I think you answered your own question. If the device is rated above the NFPA rating, then there are no issues. If something meets the intent of the standard and is labeled as such, it's more of a convenience to the user. Basically saying "this thing is good to minimum breaking strengths". Remember standards are the bare minimum needed to operate safely. I guess what I'm trying to say is that it's more important to know the ratings required in the standard and the equipment's ratings then if the equipment is in compliance with the standard. As always we need to focus on the weakest link in the system, according to your information, the rope becomes the weakest link. So the device's rating isn't really a concern, especially since everything is above the standards requirements. Not to mention a solid device such as the scarab, a rack, or an 8 brings less concern then a device with moveable parts, such as the Petzl ID, Petzl Stop, etc...Not saying I don't trust the devices just one more thing to keep an eye on.
    Nice response and I totally agree with you on all but the ID comment, the ID is the only device I use now and I trust it at all heights (although I am playing with the RIG at the moment and I do like that allot), I still have the Rack and 8 but I like the safety the ID offers and its ease of use for working at heights, the simple method of rotating the handle all the way to the left to lock it beats having to manually lock off the rack or even the 8.

    But I'm sure the ID debate has been beaten to death in these forums! )
    Whats the bigger tool - a Dump Truck or the Rope Rescue Instructor that say's "This is how I've been doing it for 20 years....thats why"...........

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    Forum Member FiremanLyman's Avatar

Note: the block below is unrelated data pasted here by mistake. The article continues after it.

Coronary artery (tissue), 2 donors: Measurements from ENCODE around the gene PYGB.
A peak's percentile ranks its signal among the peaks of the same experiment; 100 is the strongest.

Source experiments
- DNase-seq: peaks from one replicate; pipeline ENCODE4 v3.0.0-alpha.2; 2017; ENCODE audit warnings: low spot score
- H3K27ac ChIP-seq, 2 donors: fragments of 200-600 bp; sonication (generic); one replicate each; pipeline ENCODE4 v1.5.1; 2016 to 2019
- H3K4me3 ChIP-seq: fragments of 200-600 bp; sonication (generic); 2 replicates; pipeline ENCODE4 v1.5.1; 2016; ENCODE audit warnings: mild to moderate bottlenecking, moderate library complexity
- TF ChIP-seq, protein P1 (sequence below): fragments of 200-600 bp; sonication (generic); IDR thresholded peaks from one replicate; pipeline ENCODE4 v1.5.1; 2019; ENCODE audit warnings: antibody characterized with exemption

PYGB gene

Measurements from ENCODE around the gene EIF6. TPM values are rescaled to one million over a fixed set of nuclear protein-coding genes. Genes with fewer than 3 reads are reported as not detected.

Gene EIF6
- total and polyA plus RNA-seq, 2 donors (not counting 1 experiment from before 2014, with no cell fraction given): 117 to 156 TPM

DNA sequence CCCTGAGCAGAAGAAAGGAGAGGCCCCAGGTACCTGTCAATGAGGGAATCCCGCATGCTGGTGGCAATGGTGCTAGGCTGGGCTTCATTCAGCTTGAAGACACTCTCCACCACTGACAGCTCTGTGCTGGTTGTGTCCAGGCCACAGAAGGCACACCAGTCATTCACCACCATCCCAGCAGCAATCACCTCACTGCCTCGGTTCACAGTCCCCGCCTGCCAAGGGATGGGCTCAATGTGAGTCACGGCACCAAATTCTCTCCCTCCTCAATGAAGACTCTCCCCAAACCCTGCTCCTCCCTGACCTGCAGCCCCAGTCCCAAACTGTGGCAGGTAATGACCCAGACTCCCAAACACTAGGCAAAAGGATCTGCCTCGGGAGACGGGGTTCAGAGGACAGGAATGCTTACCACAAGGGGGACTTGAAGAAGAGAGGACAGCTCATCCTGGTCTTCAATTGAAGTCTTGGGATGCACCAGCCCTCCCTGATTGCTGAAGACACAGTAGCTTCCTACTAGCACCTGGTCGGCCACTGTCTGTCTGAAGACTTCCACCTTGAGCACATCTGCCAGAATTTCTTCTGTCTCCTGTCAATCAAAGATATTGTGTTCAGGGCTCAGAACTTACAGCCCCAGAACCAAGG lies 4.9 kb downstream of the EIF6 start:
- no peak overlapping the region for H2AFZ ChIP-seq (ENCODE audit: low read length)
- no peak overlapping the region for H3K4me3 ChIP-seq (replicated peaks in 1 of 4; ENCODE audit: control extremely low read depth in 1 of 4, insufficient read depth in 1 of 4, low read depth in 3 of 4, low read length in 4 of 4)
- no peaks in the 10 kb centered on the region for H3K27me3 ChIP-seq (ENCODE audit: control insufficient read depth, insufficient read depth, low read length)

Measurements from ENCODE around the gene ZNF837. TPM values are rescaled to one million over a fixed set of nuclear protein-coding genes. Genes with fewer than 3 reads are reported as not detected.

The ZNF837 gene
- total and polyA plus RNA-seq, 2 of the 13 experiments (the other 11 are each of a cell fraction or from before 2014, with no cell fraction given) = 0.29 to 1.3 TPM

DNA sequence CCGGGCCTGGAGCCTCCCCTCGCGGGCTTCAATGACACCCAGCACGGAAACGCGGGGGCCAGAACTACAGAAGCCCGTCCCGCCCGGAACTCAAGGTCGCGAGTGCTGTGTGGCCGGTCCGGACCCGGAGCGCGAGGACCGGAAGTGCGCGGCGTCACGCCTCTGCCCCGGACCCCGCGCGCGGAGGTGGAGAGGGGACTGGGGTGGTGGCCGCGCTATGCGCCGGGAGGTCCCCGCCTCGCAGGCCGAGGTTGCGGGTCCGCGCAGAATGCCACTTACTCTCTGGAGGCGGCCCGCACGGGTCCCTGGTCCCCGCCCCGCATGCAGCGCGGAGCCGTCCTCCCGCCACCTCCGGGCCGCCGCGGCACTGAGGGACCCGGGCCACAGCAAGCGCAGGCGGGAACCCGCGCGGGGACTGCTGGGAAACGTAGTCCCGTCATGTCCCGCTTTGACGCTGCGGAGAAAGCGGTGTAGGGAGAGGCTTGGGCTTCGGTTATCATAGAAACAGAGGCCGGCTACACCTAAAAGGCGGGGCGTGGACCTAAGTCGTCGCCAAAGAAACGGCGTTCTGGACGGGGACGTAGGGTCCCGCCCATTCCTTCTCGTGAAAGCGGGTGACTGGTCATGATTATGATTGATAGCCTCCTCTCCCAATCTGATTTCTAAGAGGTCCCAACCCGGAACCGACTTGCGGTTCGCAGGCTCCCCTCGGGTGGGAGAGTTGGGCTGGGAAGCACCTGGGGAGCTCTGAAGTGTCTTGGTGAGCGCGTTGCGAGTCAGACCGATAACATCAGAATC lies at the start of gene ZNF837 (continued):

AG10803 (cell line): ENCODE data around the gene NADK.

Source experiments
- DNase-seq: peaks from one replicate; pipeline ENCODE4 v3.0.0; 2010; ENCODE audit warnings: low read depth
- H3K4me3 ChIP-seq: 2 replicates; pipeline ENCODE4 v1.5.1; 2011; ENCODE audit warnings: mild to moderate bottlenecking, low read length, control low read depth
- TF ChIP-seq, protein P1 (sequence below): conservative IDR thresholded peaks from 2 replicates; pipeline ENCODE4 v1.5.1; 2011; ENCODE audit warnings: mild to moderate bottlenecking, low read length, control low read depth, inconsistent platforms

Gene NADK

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    Quote Originally Posted by Always_learning View Post
    Nice response and I totally agree with you on all but the ID comment, the ID is the only device I use now and I trust it at all heights (although I am playing with the RIG at the moment and I do like that allot), I still have the Rack and 8 but I like the safety the ID offers and its ease of use for working at heights, the simple method of rotating the handle all the way to the left to lock it beats having to manually lock off the rack or even the 8.

    But I'm sure the ID debate has been beaten to death in these forums! )
    ID is a great tool. Actually all items stated are great tools. Hell, In the Amry we rappelled with a swiss seat made with body cord and a non locking carabiner with the rope double wrapped in it. Any device on the market is more safe in comparisson. Have you tried assending by turning the ID into a 3:1?
    ~Drew
    Firefighter/EMT/Technical Rescue
    USAR TF Rescue Specialist

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    Forum Member stickboy42's Avatar
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    ID in asend mode: works great. do it regularly. found that a mechanical rope grab and your smallest (shortest down the spine) carabiner actually works better than most prusiks since it allows for a longer throw. you can move pretty easily with this setup...

    -mike

  10. #10
    Forum Member jdcalamia's Avatar
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    Not saying the ID is bad, just that any equipment with moveable parts is something to keep an eye on. Is it safe to say that the RIG is just a smaller ID? Not too familiar with it. Drew can you detail the ID 3:1 for ascending that you brought up?
    John D. Calamia, BS, NREMTP, FP-C
    Firefighter/Flight Paramedic
    Broomall, PA

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    The Rig is basically a smaller version of the I'd but with out the toothed safety cam that prevents movement when reeved backwards. I have several freindswho use them in their rope access work, it is a highly regarded peice of gear in those circles.